Then the Billetin' Oficer, come fer 'im. She were a short lady, wiv a short temper. Peter reckons as 'ow she were a bit short on a few ovver fings an' all. Any'ow, she shoved 'im, temp'ry loike, in the 'ouse of a couple of real old people of about forty-five. They was all roight, but their 'ouse backed on ter the abattoir fer pigs, an' the squealin' wot went on from there were somefink terrible. From the upstairs winder, Peter could see wot was goin' on. It certainly weren't all roight. 'Ee still don't loike ter talk about it

Any'ow, the next day, the short, short lady come round fer 'im, an' off they went ter the Town Hall wot were at the top end of the market place. It were market day fer animals, an' the pens were full o' sheep, an' cows, an' pigs, an' such. Peter went over ter 'ave a look.

There were a pen wiv lots o' pigs in it. The fact is, it were so full o' pigs, that yew couldn't of got anuvver one in if'n yew tried, not even a little'un; not even wiv a shoe'orn. There was some men looking at the pigs an' a-pokin' at 'em wiv sticks. The pigs was so tight squeezed in that they couldn't move away. They jus' squealed. The men laughed. Peter were standin' there, all morose loike, by the gate of the pen, near the latch. 'Ee reckoned as 'ow 'ee could straigten the blade of 'is pocket knife by workin' it gently under the latch. So 'ee got the knife out, opened it, an' pushed it under the latch. Wot 'ee didn't expect were that the latch would spring open, an' wiv it, the gate. That's wot 'ee makes out, any'ow.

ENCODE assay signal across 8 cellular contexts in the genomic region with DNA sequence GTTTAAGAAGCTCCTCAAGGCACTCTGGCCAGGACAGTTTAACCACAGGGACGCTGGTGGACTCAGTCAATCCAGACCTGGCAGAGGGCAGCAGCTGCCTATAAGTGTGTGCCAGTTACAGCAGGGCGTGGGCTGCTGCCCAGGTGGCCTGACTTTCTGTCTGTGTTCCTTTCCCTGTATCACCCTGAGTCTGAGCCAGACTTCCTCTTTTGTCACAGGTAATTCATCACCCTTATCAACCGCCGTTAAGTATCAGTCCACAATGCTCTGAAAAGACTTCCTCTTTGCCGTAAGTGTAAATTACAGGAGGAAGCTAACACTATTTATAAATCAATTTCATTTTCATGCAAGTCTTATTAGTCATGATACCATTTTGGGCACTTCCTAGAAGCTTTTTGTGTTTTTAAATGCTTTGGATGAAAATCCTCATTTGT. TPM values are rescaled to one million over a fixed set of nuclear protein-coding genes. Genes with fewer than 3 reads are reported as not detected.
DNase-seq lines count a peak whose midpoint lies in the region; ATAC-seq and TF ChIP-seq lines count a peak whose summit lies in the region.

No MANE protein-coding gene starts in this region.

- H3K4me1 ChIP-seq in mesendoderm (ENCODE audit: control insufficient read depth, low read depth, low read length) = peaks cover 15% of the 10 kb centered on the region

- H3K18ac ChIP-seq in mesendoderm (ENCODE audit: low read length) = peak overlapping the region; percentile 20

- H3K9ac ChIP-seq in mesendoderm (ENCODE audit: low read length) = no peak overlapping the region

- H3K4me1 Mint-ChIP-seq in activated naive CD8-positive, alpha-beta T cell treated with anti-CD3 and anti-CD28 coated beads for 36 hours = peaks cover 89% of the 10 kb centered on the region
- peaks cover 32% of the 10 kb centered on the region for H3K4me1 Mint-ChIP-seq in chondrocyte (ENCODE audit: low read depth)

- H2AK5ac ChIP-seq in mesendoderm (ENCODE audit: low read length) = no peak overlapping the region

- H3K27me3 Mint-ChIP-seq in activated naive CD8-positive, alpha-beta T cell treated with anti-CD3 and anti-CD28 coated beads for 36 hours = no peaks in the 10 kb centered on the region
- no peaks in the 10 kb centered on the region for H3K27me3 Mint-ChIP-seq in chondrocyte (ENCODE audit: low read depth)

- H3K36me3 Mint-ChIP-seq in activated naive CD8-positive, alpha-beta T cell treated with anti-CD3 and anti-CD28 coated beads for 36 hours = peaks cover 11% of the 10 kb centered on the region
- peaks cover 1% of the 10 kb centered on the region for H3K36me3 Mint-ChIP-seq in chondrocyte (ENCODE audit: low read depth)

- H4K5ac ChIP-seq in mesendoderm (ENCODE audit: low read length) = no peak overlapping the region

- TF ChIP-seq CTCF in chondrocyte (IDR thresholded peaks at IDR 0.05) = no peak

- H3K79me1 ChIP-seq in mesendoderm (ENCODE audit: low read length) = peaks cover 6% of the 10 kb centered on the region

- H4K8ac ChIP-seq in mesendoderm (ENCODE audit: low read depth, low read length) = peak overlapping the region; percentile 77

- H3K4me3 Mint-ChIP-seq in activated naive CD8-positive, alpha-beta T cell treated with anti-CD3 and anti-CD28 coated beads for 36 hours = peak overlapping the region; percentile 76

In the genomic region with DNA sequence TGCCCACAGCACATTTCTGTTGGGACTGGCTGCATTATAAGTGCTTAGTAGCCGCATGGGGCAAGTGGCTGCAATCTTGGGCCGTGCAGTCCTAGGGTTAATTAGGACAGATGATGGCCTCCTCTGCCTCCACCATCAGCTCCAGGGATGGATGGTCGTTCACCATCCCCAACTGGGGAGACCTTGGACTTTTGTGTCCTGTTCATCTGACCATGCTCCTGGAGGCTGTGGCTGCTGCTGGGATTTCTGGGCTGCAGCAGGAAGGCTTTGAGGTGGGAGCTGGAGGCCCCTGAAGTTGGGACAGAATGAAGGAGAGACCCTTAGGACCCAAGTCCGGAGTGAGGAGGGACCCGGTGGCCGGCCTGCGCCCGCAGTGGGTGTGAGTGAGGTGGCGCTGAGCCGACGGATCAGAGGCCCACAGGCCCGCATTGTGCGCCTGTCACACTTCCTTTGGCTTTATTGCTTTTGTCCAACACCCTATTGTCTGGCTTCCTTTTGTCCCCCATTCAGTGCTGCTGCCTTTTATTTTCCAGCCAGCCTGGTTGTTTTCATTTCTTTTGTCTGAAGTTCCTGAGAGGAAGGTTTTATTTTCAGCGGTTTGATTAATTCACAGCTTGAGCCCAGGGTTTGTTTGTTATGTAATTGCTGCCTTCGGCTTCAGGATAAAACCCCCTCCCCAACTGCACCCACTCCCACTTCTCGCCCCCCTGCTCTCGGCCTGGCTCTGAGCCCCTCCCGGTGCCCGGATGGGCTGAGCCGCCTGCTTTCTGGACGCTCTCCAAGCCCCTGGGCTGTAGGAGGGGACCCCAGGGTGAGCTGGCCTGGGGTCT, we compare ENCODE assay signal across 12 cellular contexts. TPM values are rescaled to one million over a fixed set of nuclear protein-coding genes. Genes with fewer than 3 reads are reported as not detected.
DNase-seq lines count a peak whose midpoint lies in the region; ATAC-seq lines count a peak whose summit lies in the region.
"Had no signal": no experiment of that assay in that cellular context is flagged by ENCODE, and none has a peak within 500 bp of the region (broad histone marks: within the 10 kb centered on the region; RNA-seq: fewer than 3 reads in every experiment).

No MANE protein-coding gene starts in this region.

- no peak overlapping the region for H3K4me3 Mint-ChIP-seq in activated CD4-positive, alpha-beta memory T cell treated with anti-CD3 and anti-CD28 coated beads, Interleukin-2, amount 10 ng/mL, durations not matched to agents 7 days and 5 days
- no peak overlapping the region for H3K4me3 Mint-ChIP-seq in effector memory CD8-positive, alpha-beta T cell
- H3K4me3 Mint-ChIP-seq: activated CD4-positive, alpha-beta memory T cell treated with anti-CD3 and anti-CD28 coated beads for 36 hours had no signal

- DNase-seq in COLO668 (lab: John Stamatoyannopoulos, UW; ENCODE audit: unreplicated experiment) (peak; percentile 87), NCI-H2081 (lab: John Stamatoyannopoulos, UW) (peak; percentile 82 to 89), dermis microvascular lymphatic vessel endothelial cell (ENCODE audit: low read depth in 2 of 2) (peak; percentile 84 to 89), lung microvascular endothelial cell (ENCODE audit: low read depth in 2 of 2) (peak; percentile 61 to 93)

Well, them pigs didn't wait ter be asked twice, they jus rushed out o' there, like as 'ow they were were the Gadarine swine wot Jesus put all them demons into. But they didn't jump over no cliff, loike in Saint Marks Gospel, 'cos there weren't one. They jus' went rushin' down through the market towards the canal, knockin' people over, an' upsettin' the stands.

Peter didn't stay much longer in Leighton Buzzard after that. They put 'im on a train goin' ter Launceston, an' yew can't get much further away from Leighton Buzzard than that wivvout fallin' inter the Atlantic ocean. P'raps they 'oped 'ee'd go over the cliff loike them pigs in the Bible.